Nearly any property, new build or retrofit, can benefit from renewable technologies.
Whilst the majority of properties can enjoy some type of renewable solution, there are a handful of important considerations to ensure that the system installed is efficient and worth the initial investment.
We’ve put together a simple 5-step checklist to help you assess your project for renewables:
- How old is the property and how well is it insulated?Insulation is extremely important when installing a heat pump as they operate at their most efficient when producing lower flow temperatures. The more insulation you have, the less heat that is lost. If your property is a new build (built in the last 10 years), the insulation should be up to current Building Regulations, meaning it ought to be suitable for a heat pump.If you are renovating it is essential that the insulation levels are being brought up to Part L1B standards in order for the heat pump to be efficient. In this scenario, you will need to consider the costs of insulating your property versus the benefit of installing a heat pump.
- Does the property have access to mains gas?Heat pumps are ideally suited to properties without access to main gas as you’re likely to see a greater return on investment when compared to electric and the fluctuating prices cost of oil and LPG fossil fuels.A heat pump is still be a viable eco-friendly solution for a new build property that is on the gas grid, as the high levels of insulation mean that the heat pump will operate very efficiently.
- Does the site have plenty of free land?When it comes to choosing a heat pump, the site plays a big part in the type of unit required.A GSHP requires free, accessible land that is approximately 3 times the total floor area of the property to accommodate the ground loops. There is also the option of digging boreholes, although this is considerably more expensive.If space is not available, an ASHP is a good, cost-effective alternative.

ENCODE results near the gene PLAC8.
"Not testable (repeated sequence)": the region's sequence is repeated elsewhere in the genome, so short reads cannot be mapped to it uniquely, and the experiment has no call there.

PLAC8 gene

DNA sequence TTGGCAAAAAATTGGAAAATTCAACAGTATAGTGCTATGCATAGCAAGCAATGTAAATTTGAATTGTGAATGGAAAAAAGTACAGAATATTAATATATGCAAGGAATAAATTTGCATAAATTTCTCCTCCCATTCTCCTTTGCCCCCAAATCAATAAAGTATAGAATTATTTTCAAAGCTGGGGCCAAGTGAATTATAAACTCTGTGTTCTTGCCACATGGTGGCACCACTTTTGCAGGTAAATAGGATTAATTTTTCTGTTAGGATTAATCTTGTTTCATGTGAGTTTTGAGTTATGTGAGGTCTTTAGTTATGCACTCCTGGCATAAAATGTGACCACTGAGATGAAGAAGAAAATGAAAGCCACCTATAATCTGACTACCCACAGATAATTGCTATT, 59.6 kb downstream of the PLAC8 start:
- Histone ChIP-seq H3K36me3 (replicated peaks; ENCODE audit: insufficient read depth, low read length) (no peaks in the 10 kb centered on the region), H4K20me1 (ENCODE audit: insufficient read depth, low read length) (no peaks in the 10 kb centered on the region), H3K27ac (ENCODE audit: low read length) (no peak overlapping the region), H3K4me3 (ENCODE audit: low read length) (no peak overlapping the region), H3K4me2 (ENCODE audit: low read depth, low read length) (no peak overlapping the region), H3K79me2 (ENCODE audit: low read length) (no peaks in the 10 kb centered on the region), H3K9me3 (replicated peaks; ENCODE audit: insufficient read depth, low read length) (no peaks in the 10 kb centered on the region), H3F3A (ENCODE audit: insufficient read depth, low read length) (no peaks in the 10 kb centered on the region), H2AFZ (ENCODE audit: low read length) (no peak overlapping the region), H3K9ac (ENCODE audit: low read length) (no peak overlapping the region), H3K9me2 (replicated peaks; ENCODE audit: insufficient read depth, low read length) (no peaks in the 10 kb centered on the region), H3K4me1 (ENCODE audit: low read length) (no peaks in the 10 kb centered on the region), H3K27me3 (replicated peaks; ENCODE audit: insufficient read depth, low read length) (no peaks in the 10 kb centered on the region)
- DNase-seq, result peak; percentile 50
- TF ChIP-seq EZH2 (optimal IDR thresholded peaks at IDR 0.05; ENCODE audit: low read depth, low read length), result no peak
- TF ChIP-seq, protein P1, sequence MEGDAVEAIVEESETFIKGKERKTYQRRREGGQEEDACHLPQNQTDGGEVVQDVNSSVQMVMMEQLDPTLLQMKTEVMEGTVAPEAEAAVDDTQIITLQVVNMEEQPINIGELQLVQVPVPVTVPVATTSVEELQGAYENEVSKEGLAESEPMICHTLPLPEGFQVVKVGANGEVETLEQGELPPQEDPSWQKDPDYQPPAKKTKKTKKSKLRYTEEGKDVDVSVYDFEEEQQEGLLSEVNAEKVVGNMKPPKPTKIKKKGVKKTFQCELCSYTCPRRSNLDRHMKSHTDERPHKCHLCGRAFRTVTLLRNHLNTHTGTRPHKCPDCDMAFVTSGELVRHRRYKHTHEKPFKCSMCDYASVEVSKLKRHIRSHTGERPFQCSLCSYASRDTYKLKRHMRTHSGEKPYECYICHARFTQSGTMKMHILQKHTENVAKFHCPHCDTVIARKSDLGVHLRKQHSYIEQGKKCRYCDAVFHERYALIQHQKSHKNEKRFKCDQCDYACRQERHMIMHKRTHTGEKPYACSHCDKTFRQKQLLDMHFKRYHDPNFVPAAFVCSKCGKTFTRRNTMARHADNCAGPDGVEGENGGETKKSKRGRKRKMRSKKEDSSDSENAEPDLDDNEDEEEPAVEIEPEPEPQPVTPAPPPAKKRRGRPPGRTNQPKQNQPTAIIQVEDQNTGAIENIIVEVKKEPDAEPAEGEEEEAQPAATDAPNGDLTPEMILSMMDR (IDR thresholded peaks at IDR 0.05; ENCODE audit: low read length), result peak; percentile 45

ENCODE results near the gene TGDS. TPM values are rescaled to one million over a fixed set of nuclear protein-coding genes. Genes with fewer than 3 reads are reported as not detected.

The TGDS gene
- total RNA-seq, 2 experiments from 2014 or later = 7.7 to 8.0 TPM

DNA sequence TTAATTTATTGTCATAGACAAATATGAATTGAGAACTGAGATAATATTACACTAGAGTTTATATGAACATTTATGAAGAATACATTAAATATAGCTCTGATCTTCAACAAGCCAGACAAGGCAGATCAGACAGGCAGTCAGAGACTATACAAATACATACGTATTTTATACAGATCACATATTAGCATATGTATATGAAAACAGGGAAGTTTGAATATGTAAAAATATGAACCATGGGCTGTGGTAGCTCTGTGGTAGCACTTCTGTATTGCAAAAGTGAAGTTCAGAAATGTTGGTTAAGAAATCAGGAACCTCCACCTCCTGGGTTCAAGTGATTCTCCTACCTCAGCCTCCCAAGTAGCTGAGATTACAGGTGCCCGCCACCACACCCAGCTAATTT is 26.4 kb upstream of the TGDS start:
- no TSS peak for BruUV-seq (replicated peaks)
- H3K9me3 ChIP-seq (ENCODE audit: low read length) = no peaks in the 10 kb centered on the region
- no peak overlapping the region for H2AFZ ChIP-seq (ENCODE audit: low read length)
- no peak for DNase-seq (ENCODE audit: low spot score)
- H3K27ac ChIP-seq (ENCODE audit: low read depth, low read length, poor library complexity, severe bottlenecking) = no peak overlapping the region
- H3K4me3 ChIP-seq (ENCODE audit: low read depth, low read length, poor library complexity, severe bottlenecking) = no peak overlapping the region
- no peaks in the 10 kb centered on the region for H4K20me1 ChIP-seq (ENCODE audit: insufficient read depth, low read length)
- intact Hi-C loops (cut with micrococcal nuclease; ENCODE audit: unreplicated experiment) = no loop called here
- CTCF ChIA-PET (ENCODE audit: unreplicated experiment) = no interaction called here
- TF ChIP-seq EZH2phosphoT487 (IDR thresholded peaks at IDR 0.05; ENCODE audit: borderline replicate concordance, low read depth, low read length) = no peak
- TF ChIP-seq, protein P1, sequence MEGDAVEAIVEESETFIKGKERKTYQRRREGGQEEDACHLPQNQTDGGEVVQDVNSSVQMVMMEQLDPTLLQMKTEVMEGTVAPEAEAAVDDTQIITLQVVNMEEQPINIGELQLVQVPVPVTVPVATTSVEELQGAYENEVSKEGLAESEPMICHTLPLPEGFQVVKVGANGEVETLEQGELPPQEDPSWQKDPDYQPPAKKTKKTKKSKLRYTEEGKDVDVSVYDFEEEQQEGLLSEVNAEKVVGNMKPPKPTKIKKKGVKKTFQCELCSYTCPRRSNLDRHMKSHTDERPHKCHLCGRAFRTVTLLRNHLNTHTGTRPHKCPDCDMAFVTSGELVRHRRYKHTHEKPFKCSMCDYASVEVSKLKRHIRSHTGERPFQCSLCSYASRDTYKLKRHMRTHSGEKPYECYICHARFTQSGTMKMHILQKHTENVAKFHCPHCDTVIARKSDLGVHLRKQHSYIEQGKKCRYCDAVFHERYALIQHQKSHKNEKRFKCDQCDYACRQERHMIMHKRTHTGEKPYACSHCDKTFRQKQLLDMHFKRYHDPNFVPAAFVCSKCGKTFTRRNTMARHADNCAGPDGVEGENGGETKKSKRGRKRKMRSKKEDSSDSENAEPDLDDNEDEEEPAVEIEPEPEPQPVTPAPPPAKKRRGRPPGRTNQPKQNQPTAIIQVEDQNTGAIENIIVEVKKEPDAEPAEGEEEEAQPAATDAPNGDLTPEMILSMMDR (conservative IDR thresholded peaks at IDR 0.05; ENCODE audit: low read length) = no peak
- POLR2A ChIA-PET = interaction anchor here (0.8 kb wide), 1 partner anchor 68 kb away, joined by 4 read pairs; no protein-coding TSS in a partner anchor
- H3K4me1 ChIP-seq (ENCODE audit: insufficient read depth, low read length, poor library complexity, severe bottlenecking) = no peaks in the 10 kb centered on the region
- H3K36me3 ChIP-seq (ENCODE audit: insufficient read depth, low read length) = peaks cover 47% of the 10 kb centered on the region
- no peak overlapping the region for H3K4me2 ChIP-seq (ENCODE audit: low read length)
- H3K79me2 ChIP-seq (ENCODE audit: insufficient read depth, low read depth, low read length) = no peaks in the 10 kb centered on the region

- Will the property require planning permission?It’s important to check if your property requires planning permission before installing an ASHP.There is varying criteria for different Planning Authorities, so it is best to obtain clarification on planning permission. The main consideration is around the heat pump’s proximity to neighbouring properties and also the noise levels emitted.The majority of installations will fall under permitted development and one of the checks for this is that the heat pump is sited more than 1 metre from the edge of the property’s boundary (3 metres in Wales).
Solar is also covered by permitted development rights, however you must check with planning if you are in an AONB, a Conservation Area or if the building is listed.
As a GSHP unit is situated inside the property, planning is not required.
- Electricity supplyMost heat pump installations should only require a standard single-phase electricity supply.For larger properties, usually over 330m2, where a heat pump over 12kW will be specified, it is likely that a three-phase supply will be required. You would need to contact your electricity supplier for more information.
Qualifying for the RHI
One of the big appeals of a renewables system is that the installation cost can be offset by applying for the Government’s Renewable Heat Incentive. In order to qualify for the scheme the system must meet strict design and installation criteria, something that Nu-Heat can help you and your installer with.
Find out more about whether a heat pump is right for your project by watching ‘Everything you need to know about heat pumps‘.